John McDonough, Managing Director of Recro Consulting writes for The HR Director, published on 11 February, the original post can be found here.

The System’s Broken


That system is broken – the Social Mobility All Party Parliamentary Group said that the system was the issue back in 2014. It also found that character and resilience were the key determinants to social mobility. The UK spends £billions every year on complex funding and programmes that serve neither the individual nor employer. It keeps those in the system in work but, even when they know it could be done better, they have little if any influence to change it.

We’re looking at a level of necessary systemic change that is unprecedented but has anyone checked that the people we’re looking to instigate and deliver it – civil servants and politicians – have the permission, capability and competence to do so?

There was some great research by INLOGOV (Institute of Local Government Studies) a number of years ago looking at what happens beyond Nudge Theory. They found the need to change the thinking and behaviours of the professionals before they can affect service users. And furthermore, for anything to change, the reason why has to be strong enough. A senior business leader encapsulated the situation perfectly when he told me recently that “I agree with you completely but this stuff is in the too difficult box. You’re dealing with people who don’t want a solution and business wants to deal with people who want a solution.”

So, who owns that and how do we do it?

More of the same

The Levelling Up White Paper has just been published – hardly to a fanfare – and we’ve got a two year wait for the Shared Prosperity Fund, replacing the European Social Fund, to tackle labour market challenges. Can businesses wait that long? What’s the delay?

What’s still missing is high quality training provision which delivers a paradigm shift in confidence, motivation, attitude and resilience alongside recruitment ‘know how.’ Focusing on the needs of employers and individuals works but too few organisations understand how to do this beyond the scope of a contract. Trying to buy it is unnecessarily complicated and its availability should be much easier and more accessible. With over a million vacancies we need some serious solutions and quickly.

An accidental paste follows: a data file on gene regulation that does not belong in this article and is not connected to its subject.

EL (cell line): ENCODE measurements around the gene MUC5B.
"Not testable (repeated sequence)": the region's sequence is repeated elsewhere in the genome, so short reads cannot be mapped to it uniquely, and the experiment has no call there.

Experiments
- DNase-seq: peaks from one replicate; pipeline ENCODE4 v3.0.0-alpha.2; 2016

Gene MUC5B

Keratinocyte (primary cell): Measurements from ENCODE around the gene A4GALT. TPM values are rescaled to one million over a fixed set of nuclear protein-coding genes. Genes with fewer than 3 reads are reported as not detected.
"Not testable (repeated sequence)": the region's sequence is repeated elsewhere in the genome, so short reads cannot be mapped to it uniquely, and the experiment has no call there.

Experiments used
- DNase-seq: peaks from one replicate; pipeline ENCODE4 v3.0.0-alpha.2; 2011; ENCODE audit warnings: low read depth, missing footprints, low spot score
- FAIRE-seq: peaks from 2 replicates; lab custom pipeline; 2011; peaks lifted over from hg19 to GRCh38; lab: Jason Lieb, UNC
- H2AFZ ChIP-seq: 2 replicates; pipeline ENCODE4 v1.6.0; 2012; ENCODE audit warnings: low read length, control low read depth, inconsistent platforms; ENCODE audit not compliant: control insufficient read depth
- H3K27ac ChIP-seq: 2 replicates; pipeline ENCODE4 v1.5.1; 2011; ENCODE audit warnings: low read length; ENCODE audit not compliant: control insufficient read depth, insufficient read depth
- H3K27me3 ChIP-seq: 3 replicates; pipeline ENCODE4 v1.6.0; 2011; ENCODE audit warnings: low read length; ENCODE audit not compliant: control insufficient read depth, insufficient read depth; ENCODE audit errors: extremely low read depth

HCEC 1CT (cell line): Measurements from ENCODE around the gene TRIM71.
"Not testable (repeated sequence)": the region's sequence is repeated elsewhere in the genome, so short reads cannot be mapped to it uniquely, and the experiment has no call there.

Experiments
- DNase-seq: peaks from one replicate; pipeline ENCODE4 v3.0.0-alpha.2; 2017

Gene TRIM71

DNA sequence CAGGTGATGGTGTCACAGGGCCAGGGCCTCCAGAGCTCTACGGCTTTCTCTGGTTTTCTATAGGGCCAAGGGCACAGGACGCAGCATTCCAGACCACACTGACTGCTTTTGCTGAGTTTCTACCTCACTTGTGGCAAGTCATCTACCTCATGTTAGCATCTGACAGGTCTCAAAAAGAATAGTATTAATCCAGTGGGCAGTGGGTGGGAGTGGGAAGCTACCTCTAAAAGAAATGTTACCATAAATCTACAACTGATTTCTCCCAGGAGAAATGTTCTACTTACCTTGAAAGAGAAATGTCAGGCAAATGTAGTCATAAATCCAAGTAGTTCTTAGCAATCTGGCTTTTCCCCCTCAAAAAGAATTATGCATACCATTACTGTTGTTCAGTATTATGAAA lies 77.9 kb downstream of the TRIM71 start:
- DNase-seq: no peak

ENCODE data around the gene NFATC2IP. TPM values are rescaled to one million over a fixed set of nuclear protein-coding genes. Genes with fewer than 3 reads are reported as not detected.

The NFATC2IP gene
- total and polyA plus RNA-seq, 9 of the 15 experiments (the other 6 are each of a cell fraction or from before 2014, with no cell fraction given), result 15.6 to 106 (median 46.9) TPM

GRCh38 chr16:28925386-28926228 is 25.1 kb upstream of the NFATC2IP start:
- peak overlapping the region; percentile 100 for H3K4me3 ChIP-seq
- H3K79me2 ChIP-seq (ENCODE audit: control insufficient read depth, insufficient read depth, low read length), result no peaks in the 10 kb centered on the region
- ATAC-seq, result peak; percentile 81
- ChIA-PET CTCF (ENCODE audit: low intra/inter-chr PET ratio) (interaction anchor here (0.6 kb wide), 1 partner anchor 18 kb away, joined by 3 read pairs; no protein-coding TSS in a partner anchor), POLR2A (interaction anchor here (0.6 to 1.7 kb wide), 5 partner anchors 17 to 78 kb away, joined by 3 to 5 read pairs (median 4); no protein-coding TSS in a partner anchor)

In my experience, however, the people tasked (directly or inadvertently) with this change don’t know how to do it. That’s not a criticism as this is highly complex stuff, but it is a reality. And that means they need to go looking for problems which is not what they are used to doing.

But what happens if we are expecting Ministers and others tasked with the job to course correct entire government departments when there is nothing in their background that suggests that is their skillset? We’re setting them up to fail.

More cock up than conspiracy?

Senior civil servants and special advisors tell me in private that they can’t disagree with a word that I’ve said, or that they “think it’s more cock up than conspiracy.”

Over the course of successfully working with stakeholders over a number of years – including jobseekers, employers, funders and providers – I have developed a five step solution. From the initial point that you recognise that something needs to change through to evidencing it and enabling and facilitating the change required to deliver a high performance step change for staff, stakeholders, partners and businesses.

But, if Ministers and senior civil servants aren’t aware there is a problem, they won’t act. And if they are, and still don’t act, that has to be addressed and here’s why. When you have an immigrant workforce with a strong work ethic, whose main driver is to earn as much money as possible to either make a better life for themselves in the UK or back home when they return, employers hold all the cards. When you don’t have that, you’re going to have to start asking people what is the life and career they want? That often needs highly skilled facilitation including helping people understand their motives and drivers, the types of roles and careers that are available and steppingstones to get there.

Hidden agendas

But where do you go to get good careers advice? If you have money fine but, if you haven’t, there’s nothing – or nothing that doesn’t have an agenda (like needing to get bums on seats to fill a programme) turning you into a learner outcome to draw down funding.

In the meantime, we have huge numbers of people stuck in a system which isn’t serving them. They can’t get a job, their confidence has disappeared, the gap on their CV seems insurmountable, businesses haven’t got time to take a chance on them and they’re focused on survival. Beyond that you have swathes of people not even registered with the jobcentre (economically inactive) so not eligible for any support. Poor provision keeps people trapped in the system and not progressing into work instead of helping them make their life better whilst meeting the needs of business, society and the economy.

The Government talks of levelling up but we know there is little substance. Business needs to help and that includes being a critical friend and maybe starting to hold Whitehall to account.

Let’s start with some incremental steps and surely the senior HR community has to play a pivotal role here? They understand change, where it’s needed and what can be achieved when it’s delivered well. They can see the need and talk to their business leaders, to talk to politicians and to get their needs met by the system.

Government wants and needs businesses to succeed. Businesses need to want employees to succeed. Everybody wants society to succeed and the more inclusive society is, and that includes economically, the more everyone wins. Let’s set people up to win rather than to fail.